Lessons On Reading and Writing From Mr. 500 Books

I remember reading Othello back in high school…

It was bound in a bright blue paperback sleeve with the word “Sparknotes” written above the title.

I know. Sparknotes isn’t the same thing as reading the book. But I was young and at that time, Shakespeare didn’t interest me the way Final Fantasy VII did.

Imagine my relief when I heard that our guest for today’s podcast — Roy Lotz, one of the top reviewers on Goodreads — also wasn’t into reading back in the day, I felt relieved. He’s since found a love of reading and has read over 550 books…cover to cover.

He writes some of the best book reviews on Goodreads, which made me ask the question, “How can a guy go from reading Sparknotes in high school to reading 500+ books and becoming an amazing writer?”

I decided to reach out to him. Thankfully, Roy took some time to talk with me.

Here’s what I learned.

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It’s Never Too Late To Start

Reading isn’t just a childhood school activity.

Many of us didn’t have a choice on what books we read growing up. Great Expectations felt more like Dull Revelations.

The same was true for Roy. It wasn’t until he was in college that he found a joy for reading. His passion for reading could have easily come after college, or even in middle age. It doesn’t matter how young or old you are. Reading is beneficial at any age.

How to Pick Books To Read

“For general improvement, a man should read whatever his immediate inclination prompts him to, what we read with inclination makes a much stronger impression. If we read without inclination, half the mind is employed in fixing the attention, so there is but one-half to be employed on what we read.” – Samuel Johnson.

The secret is finding books that resonate with you right now.  Ignore what other people have to say and pick up books that pique your interest. If you don’t enjoy it, put it down and try another one.

If you want to read more, pick books that are interesting.

Reading a book is a unique experience. You might be captivated and enthralled by the Hunger Games, whereas your friend might find it boring. Reading is about satiating your curiosity, not following what others think…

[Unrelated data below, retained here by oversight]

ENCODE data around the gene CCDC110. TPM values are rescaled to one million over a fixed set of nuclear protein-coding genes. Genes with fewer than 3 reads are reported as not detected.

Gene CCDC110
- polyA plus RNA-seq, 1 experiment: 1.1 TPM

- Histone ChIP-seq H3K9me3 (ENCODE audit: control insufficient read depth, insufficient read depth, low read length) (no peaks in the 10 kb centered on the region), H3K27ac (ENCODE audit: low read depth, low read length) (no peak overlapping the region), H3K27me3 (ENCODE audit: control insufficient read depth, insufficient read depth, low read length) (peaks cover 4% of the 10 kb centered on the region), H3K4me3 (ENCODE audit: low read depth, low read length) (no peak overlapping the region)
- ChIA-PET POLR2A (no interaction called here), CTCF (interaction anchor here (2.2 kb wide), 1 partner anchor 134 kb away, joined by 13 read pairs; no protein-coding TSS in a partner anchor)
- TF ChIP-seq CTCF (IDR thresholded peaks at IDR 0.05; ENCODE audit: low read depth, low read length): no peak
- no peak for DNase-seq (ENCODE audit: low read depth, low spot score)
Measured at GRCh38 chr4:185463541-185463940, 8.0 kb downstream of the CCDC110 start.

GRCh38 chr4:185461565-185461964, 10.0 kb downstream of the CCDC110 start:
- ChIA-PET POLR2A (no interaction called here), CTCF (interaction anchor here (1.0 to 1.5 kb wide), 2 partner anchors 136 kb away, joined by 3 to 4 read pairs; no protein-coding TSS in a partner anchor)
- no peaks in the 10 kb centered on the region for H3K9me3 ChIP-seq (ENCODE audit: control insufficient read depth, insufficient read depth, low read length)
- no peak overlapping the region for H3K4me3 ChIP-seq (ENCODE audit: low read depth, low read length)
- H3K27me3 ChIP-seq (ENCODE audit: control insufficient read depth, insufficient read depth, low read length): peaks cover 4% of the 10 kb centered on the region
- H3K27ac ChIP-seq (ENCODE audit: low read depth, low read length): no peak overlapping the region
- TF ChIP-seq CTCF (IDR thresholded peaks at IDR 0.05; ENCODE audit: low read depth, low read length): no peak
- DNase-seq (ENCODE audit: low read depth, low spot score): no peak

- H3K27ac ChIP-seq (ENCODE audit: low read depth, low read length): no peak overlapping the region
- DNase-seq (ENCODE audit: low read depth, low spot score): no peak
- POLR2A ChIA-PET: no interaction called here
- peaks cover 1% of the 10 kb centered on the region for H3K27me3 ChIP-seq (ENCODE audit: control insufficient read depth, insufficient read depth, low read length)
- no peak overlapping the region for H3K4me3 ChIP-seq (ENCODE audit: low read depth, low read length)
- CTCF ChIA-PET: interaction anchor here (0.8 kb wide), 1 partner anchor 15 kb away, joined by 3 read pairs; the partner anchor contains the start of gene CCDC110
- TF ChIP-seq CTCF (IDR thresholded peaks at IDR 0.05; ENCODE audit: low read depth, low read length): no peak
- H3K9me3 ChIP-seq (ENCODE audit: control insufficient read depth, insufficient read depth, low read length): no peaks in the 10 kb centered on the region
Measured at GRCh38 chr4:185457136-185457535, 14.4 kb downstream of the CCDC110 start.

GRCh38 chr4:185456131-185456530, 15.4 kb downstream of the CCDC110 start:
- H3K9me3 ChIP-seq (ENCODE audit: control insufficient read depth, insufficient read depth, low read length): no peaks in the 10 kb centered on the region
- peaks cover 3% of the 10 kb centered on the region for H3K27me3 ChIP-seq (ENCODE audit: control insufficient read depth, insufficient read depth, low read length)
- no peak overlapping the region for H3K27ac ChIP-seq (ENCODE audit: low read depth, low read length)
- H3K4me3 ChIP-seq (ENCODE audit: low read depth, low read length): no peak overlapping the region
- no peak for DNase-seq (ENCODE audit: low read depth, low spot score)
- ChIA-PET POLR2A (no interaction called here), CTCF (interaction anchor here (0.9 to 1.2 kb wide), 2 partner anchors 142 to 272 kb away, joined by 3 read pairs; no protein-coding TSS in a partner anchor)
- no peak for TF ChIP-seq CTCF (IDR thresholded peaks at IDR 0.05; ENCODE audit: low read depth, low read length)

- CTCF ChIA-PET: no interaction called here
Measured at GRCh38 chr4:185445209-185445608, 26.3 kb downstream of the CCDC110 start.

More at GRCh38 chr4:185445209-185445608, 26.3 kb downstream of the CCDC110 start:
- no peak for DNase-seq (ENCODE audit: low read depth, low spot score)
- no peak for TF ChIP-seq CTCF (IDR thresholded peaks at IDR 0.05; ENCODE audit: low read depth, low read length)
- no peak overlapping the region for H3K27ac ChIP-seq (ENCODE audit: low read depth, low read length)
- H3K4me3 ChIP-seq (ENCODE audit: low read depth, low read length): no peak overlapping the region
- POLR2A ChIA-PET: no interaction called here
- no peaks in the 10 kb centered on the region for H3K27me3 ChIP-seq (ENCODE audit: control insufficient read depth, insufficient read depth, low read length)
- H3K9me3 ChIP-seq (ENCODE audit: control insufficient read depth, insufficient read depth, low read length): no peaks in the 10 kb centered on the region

Roy recommends everyone read A Short History of Nearly Everything. He calls these types of books “Popularizers” because they take a dense subject and make it accessible to the masses.

Other recommended books you might find interesting:

  • Zen and the Art of Motorcycle Maintenance by Robert Pirsig — A great example of how philosophy could be vital to a person’s life. Just watch out for the 60s/70s baggage.
  • A History of Western Philosophy by Bertrand Russell — Has some flaws because it’s a bit unfair to some of the philosophers, but Russell’s writing is clear and funny.
  • The Outline of History by HG Wells — Takes the reader from the beginning of life to World War 1 in 1000 pages. Wells gets a few historical details wrong, but it gives you a good sense of general history.

Reading is about pleasure. If you’re trying to force yourself to read unpleasurable books you’ll kill your motivation and stop reading.

But you shouldn’t be afraid to read books that scare you.

When Roy tackled Martin Heidegger’s Being in Time, he said it was brutal to finish. After reading 400+ pages, he wasn’t sure what he just went through. But that’s ok!

That experience made him a better reader and thinker.

Think of it like going to the gym. You’ll never progress unless you increase weights over time. It’s not easy but it’s necessary. Do the same with books and get your mental reps in.

Should You Read a Book Cover to Cover?

Roy finishes books cover to cover even if he doesn’t like the book. This method shouldn’t be imitated by all. It works for him but might not work for you.

Naval Ravikant, another voracious reader I admire, looks at books like bound blog posts. He recommends reading chapters of books that interest you and being ok with moving on from a book once it loses your interest.

Focusing on reading a set number of pages per day regardless if it’s one book or many.

To make it easier to read many books at once, Roy uses his Kindle about half the time. The remainder is split between physical books and audiobooks.